DEAR DR. DONOHUE: My hands shake so much that they’re a source of embarrassment. I cannot eat out. I can’t get food to my mouth without spilling some, and I never know if I am going to slobber when I take a drink of water. When I see others staring at me, I shake more. Is this Parkinson’s disease? – W.R.

It’s not likely Parkinson’s disease. It’s more likely to be essential tremor, also called familial tremor. It’s the kind of shaky hands that are most noticeable when making precise movements, like drinking a glass of water, sewing, holding a newspaper or writing. It’s called a benign tremor to signify that it doesn’t indicate a threat to health or longevity. It’s not benign in its consequences for leading a normal life.

The hands might not be the only things that shake. The head can bob, and the voice can take on a tremulous quality because the vocal cords quiver.

“Familial” in the “familial tremor” name has real meaning. This kind of tremor has a genetic basis. About 75 percent of children of an affected parent will also have the tremor.

One peculiar aspect of essential tremor is that alcohol just about always abolishes it temporarily. Alcohol, of course, cannot be used as a treatment. But you might find that a before-dinner drink allows you to get through a meal with steady hands.

Medicines can often control the tremor. Inderal (propranolol) and Mysoline (primidone) are two popular and usually successful medicines for it.

In some people, medicines do not control the tremor, and it is so incapacitating that people cannot perform the normal activities of daily life. For these people, surgical procedures, such as stimulating the brain with wire electrodes that carry small levels of electric current, can quiet shaking hands.

DEAR DR. DONOHUE: I realize that a cold sore is a herpes virus infection. Can the herpes virus of a cold sore be transmitted to the genitals through oral sex? – C.E.

Yes, it can.

Herpes-1 virus is the usual cause of cold sores. Herpes-2 is the usual cause of genital infections. However, the herpes-1 virus can infect genital skin and behave similarly to herpes-2. And the same holds for herpes-2. It can be transmitted to the oral skin and look like a herpes-1 infection.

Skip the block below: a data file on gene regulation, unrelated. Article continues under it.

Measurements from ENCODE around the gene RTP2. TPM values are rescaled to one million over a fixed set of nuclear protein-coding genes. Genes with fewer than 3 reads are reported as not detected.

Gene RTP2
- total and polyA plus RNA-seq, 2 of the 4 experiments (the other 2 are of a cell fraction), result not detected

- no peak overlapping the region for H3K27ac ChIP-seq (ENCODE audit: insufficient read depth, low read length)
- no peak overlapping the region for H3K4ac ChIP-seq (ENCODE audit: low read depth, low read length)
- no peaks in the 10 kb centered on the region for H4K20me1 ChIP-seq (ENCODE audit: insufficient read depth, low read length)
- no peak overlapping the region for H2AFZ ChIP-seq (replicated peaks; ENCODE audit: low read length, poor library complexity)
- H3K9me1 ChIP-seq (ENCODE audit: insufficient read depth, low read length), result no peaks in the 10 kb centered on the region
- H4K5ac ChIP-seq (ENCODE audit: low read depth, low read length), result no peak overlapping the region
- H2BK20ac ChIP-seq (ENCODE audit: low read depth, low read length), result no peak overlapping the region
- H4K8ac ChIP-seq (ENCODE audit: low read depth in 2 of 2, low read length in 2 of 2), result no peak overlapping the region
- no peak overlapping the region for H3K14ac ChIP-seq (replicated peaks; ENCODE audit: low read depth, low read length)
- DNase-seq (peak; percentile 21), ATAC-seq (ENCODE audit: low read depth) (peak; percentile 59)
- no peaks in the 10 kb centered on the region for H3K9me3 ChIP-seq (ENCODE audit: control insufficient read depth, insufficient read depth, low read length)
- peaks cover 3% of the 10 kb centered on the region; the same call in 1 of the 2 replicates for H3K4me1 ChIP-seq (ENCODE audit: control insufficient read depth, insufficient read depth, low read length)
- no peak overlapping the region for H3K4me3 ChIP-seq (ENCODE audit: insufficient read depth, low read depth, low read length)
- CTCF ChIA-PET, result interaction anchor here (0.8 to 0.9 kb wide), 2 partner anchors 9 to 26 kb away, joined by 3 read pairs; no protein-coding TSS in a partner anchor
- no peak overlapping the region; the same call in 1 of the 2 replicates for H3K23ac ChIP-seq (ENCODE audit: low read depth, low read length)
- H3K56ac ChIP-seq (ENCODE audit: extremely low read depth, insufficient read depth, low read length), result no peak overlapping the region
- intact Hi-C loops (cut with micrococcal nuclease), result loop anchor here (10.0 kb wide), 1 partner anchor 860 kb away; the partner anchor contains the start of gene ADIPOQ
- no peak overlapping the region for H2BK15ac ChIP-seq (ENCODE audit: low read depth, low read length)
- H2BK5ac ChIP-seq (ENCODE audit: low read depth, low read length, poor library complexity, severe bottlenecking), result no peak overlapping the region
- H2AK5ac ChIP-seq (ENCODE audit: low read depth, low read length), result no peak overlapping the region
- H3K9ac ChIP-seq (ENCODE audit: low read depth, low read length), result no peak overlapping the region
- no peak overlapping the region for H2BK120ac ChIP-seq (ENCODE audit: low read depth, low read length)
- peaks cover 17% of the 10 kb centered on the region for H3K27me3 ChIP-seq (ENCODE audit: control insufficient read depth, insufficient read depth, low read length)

The herpes booklet contains information on herpes infections and their treatment. Readers can obtain a copy by writing: Dr. Donohue – No. 1202, Box 536475, Orlando, FL 32853-6475. Enclose a check or money order (no cash) for $4.75 U.S./$6.75 Can. with the recipient’s printed name and address. Please allow four weeks for delivery.

DEAR DR. DONOHUE: As a kid, I perfected belching to a fine art. As an adult, I find myself doing so involuntarily. It mortifies me. How can it be controlled? Maybe I’m being punished for my childhood antics. – R.R.

Swallowed air is responsible for most belching. You might protest that you don’t swallow air when you eat. You do. Everyone does. Some swallow more than others, and all are unaware of what they’re doing.

Slow your eating. If you eat rapidly, you are bound to gulp air. The swallowed air distends your stomach, and a belch is the only way to obtain relief.

DEAR DR. DONOHUE: My 12-year-old son is much shorter than his classmates. His father and I wonder about getting him shots to stimulate growth. What do you think of these shots? – Z.H.

If a child is deficient in growth hormone – the hormone in the shots – yes, I’m all for them.

If a child is in the lowest 3 percent of height for his or her age, then a case can also be made for administering growth hormone.

Dr. Donohue regrets that he is unable to answer individual letters, but he will incorporate them in his column whenever possible. Readers may write him or request an order form of available health newsletters at P.O. Box 536475, Orlando, FL 32853-6475. Readers may also order health newsletters from

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